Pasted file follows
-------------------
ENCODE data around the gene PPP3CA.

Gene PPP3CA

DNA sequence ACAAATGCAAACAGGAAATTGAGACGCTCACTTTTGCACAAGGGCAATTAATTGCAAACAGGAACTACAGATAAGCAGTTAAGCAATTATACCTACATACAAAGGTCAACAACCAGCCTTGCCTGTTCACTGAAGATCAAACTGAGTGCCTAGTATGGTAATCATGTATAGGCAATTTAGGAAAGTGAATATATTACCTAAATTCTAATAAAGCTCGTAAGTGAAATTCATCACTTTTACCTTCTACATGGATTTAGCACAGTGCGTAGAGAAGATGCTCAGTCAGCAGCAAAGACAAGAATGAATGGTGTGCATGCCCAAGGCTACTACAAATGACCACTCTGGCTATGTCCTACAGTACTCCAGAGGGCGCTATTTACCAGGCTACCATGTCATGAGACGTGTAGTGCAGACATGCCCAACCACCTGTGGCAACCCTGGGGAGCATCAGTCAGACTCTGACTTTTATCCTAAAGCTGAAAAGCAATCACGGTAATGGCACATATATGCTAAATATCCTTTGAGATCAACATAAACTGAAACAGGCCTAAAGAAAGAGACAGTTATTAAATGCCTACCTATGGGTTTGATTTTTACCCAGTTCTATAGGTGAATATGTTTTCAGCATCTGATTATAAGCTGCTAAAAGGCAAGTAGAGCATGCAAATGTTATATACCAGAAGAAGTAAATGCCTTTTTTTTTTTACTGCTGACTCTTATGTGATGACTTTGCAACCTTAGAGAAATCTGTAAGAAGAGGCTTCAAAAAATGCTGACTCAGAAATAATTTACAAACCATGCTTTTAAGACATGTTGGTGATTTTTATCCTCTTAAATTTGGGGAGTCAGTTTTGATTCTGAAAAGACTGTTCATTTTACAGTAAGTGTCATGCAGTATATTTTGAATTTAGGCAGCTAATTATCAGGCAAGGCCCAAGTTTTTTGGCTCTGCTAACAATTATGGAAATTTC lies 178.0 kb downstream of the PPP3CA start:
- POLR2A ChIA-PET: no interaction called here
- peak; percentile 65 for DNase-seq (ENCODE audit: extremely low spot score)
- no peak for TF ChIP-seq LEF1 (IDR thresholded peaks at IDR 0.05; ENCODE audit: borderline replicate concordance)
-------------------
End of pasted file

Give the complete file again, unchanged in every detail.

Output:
ENCODE data around the gene PPP3CA.

Gene PPP3CA

DNA sequence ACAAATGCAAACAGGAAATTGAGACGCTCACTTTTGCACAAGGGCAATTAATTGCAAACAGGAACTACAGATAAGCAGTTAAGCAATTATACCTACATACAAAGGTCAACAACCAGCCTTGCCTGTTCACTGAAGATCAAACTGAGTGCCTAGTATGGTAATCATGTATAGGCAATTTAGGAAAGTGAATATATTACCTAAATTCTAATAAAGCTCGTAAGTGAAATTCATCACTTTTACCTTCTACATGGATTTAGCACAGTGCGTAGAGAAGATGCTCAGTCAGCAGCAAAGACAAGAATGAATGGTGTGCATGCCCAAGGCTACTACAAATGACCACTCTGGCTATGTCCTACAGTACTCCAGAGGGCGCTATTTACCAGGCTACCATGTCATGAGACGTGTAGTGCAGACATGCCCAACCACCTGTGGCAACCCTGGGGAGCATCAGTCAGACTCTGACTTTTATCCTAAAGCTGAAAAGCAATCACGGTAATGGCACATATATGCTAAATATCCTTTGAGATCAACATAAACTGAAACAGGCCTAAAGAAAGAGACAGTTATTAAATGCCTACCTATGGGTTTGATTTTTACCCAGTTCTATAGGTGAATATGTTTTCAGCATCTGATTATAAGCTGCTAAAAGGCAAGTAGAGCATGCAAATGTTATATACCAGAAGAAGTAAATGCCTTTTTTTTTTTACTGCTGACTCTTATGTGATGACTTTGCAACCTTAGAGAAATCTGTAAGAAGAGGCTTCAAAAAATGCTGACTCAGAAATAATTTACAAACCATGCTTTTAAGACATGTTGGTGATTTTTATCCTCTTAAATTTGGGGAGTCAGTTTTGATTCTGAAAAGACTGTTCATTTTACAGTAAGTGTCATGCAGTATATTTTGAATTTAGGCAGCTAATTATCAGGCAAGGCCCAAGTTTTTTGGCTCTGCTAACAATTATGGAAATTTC lies 178.0 kb downstream of the PPP3CA start:
- POLR2A ChIA-PET: no interaction called here
- peak; percentile 65 for DNase-seq (ENCODE audit: extremely low spot score)
- no peak for TF ChIP-seq LEF1 (IDR thresholded peaks at IDR 0.05; ENCODE audit: borderline replicate concordance)